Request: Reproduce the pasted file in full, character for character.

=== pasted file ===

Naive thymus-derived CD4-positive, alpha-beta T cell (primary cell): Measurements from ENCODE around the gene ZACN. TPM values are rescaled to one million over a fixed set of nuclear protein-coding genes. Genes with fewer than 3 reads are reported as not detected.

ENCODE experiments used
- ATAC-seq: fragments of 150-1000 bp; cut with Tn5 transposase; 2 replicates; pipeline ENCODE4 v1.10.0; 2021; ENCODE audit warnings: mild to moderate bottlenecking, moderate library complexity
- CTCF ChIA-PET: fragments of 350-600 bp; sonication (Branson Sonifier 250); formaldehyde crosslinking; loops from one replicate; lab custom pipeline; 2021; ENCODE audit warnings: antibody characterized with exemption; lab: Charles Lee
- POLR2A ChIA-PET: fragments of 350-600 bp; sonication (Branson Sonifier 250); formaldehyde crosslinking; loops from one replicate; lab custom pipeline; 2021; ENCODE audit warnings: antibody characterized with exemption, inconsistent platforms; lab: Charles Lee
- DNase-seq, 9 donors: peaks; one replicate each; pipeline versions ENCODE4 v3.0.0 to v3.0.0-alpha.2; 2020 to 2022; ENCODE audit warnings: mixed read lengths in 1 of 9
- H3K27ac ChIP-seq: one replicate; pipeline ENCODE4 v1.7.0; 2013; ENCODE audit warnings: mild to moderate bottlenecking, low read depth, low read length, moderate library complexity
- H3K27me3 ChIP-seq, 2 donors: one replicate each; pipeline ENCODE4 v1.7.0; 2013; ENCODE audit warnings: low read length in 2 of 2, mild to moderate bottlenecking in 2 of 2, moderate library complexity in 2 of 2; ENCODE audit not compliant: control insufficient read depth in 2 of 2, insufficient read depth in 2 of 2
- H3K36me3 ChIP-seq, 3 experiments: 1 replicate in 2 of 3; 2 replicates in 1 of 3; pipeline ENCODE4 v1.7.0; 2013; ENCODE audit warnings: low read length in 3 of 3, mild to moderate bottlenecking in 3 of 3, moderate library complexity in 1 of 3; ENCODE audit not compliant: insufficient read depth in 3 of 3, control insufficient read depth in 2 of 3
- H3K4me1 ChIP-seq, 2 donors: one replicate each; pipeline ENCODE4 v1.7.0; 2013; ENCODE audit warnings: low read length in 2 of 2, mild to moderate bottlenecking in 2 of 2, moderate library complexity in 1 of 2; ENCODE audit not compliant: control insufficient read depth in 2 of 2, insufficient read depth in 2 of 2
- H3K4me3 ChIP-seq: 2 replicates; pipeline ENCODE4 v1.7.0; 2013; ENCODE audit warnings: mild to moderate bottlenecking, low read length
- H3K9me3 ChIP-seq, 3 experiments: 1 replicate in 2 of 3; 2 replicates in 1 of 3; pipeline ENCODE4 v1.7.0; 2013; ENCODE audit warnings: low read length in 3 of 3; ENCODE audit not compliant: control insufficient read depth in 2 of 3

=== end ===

Naive thymus-derived CD4-positive, alpha-beta T cell (primary cell): Measurements from ENCODE around the gene ZACN. TPM values are rescaled to one million over a fixed set of nuclear protein-coding genes. Genes with fewer than 3 reads are reported as not detected.

ENCODE experiments used
- ATAC-seq: fragments of 150-1000 bp; cut with Tn5 transposase; 2 replicates; pipeline ENCODE4 v1.10.0; 2021; ENCODE audit warnings: mild to moderate bottlenecking, moderate library complexity
- CTCF ChIA-PET: fragments of 350-600 bp; sonication (Branson Sonifier 250); formaldehyde crosslinking; loops from one replicate; lab custom pipeline; 2021; ENCODE audit warnings: antibody characterized with exemption; lab: Charles Lee
- POLR2A ChIA-PET: fragments of 350-600 bp; sonication (Branson Sonifier 250); formaldehyde crosslinking; loops from one replicate; lab custom pipeline; 2021; ENCODE audit warnings: antibody characterized with exemption, inconsistent platforms; lab: Charles Lee
- DNase-seq, 9 donors: peaks; one replicate each; pipeline versions ENCODE4 v3.0.0 to v3.0.0-alpha.2; 2020 to 2022; ENCODE audit warnings: mixed read lengths in 1 of 9
- H3K27ac ChIP-seq: one replicate; pipeline ENCODE4 v1.7.0; 2013; ENCODE audit warnings: mild to moderate bottlenecking, low read depth, low read length, moderate library complexity
- H3K27me3 ChIP-seq, 2 donors: one replicate each; pipeline ENCODE4 v1.7.0; 2013; ENCODE audit warnings: low read length in 2 of 2, mild to moderate bottlenecking in 2 of 2, moderate library complexity in 2 of 2; ENCODE audit not compliant: control insufficient read depth in 2 of 2, insufficient read depth in 2 of 2
- H3K36me3 ChIP-seq, 3 experiments: 1 replicate in 2 of 3; 2 replicates in 1 of 3; pipeline ENCODE4 v1.7.0; 2013; ENCODE audit warnings: low read length in 3 of 3, mild to moderate bottlenecking in 3 of 3, moderate library complexity in 1 of 3; ENCODE audit not compliant: insufficient read depth in 3 of 3, control insufficient read depth in 2 of 3
- H3K4me1 ChIP-seq, 2 donors: one replicate each; pipeline ENCODE4 v1.7.0; 2013; ENCODE audit warnings: low read length in 2 of 2, mild to moderate bottlenecking in 2 of 2, moderate library complexity in 1 of 2; ENCODE audit not compliant: control insufficient read depth in 2 of 2, insufficient read depth in 2 of 2
- H3K4me3 ChIP-seq: 2 replicates; pipeline ENCODE4 v1.7.0; 2013; ENCODE audit warnings: mild to moderate bottlenecking, low read length
- H3K9me3 ChIP-seq, 3 experiments: 1 replicate in 2 of 3; 2 replicates in 1 of 3; pipeline ENCODE4 v1.7.0; 2013; ENCODE audit warnings: low read length in 3 of 3; ENCODE audit not compliant: control insufficient read depth in 2 of 3